KATHERINE M. GRILLO, then a student at Washington University, St. Louis, Missouri, was awarded funding in April 2008 to aid research on 'Containing Life: Perspectives on Pastoralist Pottery in East Africa,' supervised by Dr. Fiona B. Marshall. This project aims to provide archaeological insight into the complex relationships between mobile pastoralism and pottery production, use, and exchange. Food production in Africa followed a unique pathway: cattle pastoralism developed long before agriculture. Although pottery is very often associated with some degree of sedentism and agricultural production, little research has examined the ways in which the material cultures of mobile pastoral societies are represented in the archaeological record. Many archaeologists simply assume such groups are either incapable or unwilling to produce substantial amounts of pottery at all. However, this research has helped to describe and explain for the first time how ceramic production and use can be deeply economically, politically, and ideologically integrated into even highly mobile pastoralist societies. Ethnoarchaeological research was conducted among Samburu cattle pastoralists in northern Kenya, and collections-based research at the Nairobi National Museum provided a comparative case study in how the earliest pastoralists in East Africa utilized pottery as part of both their domestic and ceremonial lives. Ultimately this project will provide an empirically rigorous and ethnoarchaeologically grounded basis for interpreting pastoralist pottery found in archaeological contexts, advancing ongoing studies of the nature and spread of early food-producing communities throughout the Pastoral Neolithic of eastern Africa.
Keitumetse, Dr. Susan, U. of Botswana, Maun, Botswana; and Crossland, Dr. Zoe, Columbia U. NY, NY - To aid collaborative research on 'Historical Archaeology Of 'Marginal Landscapes' Of East-Central Botswana: Between Kgalagadi Desert & Limpopo Dry Valleys'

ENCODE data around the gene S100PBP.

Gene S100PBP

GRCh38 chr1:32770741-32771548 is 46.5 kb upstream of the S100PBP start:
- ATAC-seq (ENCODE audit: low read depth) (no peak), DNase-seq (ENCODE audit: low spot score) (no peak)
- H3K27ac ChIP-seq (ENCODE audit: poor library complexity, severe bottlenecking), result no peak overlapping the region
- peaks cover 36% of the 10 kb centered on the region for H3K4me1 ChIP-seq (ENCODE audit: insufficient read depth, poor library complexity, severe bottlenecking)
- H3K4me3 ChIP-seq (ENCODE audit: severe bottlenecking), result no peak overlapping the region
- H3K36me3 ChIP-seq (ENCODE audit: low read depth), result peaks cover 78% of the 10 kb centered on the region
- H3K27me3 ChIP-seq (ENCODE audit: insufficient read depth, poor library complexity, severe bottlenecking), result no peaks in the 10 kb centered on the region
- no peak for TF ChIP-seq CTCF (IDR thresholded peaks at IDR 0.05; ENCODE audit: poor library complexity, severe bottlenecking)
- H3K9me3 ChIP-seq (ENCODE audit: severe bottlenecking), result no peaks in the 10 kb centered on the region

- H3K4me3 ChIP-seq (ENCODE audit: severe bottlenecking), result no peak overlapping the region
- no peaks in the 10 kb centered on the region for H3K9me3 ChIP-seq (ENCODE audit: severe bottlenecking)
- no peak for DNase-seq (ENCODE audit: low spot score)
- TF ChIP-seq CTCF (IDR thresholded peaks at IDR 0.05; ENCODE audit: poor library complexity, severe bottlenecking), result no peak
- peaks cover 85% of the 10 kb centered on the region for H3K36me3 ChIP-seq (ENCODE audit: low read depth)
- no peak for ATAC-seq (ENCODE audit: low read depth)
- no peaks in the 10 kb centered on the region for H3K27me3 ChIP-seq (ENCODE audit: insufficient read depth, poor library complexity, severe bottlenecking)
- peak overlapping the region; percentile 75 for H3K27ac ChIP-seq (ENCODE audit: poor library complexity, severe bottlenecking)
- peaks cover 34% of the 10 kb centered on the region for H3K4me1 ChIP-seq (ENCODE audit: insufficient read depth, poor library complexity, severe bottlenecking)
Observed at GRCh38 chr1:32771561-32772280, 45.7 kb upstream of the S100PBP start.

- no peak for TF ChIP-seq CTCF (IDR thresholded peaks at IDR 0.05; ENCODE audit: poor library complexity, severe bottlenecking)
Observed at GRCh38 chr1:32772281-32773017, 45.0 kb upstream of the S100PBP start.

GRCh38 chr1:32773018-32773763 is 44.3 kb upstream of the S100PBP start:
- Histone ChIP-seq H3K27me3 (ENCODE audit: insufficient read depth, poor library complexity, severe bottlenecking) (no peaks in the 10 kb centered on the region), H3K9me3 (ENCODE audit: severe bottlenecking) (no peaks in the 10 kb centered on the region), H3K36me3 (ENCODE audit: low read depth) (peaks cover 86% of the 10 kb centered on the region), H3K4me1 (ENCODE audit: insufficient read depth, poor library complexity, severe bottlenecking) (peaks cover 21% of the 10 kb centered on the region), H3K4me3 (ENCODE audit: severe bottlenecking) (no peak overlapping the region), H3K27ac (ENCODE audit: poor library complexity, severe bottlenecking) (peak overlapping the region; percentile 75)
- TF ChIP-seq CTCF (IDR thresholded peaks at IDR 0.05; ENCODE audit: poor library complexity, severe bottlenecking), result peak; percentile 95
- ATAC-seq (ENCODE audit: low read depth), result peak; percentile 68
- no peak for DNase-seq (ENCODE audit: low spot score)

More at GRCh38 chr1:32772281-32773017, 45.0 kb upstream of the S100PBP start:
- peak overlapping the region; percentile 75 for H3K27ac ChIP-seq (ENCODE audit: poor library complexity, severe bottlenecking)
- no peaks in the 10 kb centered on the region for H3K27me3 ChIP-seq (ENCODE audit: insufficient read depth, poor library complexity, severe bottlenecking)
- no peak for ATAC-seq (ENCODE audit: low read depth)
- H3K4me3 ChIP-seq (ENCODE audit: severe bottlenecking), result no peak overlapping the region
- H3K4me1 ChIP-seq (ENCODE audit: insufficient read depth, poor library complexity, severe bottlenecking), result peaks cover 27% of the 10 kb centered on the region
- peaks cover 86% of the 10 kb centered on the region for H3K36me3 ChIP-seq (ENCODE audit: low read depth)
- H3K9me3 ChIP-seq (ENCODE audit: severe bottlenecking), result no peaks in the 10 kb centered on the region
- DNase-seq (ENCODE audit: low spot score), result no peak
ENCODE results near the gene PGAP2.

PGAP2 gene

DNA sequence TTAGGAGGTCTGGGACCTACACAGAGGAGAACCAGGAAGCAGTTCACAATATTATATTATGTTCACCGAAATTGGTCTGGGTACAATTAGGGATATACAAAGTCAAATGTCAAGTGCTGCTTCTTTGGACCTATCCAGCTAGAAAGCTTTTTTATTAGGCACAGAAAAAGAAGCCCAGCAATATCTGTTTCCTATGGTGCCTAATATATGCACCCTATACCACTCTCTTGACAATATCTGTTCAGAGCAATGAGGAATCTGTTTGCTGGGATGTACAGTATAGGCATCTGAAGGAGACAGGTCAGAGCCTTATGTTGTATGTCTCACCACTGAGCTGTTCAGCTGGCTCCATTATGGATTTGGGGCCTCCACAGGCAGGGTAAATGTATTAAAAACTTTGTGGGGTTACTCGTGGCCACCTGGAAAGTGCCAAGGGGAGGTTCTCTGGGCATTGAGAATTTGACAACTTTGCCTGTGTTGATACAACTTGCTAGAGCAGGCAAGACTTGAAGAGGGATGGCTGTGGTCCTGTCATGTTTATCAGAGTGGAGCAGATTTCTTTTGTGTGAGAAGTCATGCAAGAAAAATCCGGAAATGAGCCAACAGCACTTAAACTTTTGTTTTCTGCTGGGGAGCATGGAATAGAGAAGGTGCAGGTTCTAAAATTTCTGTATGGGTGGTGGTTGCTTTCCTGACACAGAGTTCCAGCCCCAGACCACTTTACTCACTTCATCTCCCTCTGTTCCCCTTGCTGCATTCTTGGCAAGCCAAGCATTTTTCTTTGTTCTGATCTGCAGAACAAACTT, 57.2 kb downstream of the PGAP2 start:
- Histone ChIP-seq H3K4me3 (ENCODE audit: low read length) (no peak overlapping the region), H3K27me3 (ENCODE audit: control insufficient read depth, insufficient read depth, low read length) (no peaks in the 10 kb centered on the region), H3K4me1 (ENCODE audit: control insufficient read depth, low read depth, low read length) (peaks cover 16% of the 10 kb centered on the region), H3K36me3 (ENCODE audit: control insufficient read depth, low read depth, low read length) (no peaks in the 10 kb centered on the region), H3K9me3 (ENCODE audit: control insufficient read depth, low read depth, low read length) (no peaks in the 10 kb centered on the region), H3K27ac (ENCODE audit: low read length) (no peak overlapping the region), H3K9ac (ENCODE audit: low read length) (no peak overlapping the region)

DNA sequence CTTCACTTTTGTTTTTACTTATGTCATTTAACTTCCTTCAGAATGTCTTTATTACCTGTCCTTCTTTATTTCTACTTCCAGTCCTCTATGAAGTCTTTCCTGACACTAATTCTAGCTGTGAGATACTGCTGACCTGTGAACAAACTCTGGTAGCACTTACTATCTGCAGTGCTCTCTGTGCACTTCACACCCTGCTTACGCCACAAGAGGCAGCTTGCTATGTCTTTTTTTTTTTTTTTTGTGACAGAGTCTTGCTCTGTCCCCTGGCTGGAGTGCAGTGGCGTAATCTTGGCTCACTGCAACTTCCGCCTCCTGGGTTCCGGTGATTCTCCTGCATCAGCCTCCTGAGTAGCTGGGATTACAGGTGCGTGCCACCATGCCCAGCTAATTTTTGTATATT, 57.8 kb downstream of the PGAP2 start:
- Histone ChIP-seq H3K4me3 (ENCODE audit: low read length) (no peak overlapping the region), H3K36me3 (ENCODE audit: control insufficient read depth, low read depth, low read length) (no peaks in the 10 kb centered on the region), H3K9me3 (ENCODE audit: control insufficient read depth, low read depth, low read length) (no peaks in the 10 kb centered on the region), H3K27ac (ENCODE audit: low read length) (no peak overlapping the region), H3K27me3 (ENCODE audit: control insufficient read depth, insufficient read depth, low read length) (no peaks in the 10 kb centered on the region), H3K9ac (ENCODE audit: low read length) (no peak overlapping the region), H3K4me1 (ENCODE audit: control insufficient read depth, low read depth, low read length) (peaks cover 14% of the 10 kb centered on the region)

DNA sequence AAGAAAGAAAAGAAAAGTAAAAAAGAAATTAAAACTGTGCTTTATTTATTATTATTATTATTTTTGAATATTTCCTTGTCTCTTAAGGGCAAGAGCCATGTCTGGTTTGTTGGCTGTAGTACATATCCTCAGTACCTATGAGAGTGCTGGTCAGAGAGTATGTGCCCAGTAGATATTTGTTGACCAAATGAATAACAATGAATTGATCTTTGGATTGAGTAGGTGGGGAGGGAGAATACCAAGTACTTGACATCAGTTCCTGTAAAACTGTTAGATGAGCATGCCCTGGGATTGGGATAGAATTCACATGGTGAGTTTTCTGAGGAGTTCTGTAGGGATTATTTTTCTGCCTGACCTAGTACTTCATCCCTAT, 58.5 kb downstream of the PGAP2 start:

This project looks at archaeological material from the sparsely populated ecotone between the Kalahari desert and the rich subsidiary valleys of the Limpopo river ('marginal spaces'), in order to explore the social and political upheavals of the latter half of the 19th century in Botswana. This was a period characterized by Tswana polities' migrations into present-day Botswana who came across other Tswana and San communities such as Tswana of Bakgalagadi origin in Shoshong town later occupied by BaNgwato polity who had contact with them. Most archaeological work has been directed either towards earlier sites or the royal towns of BaNgwato of the 19th century. Little environmental and social research work has been carried out on what is generally considered as marginal zones, where other communities may have thrived. We propose to carry out surface survey and excavation in a cattle post near Mosolotshane area, along the dry Bonwapitse stream of the Limpopo River Basin (LRB), in order to better understand the changing patterns of landscape inhabitation and social stratification during migration byTswana communities. We will shift focus away from the hilltop settlements (Toutswe) and nucleated towns (e.g. Shoshong, Palatswe, etc), that have been the object of most anthropological research.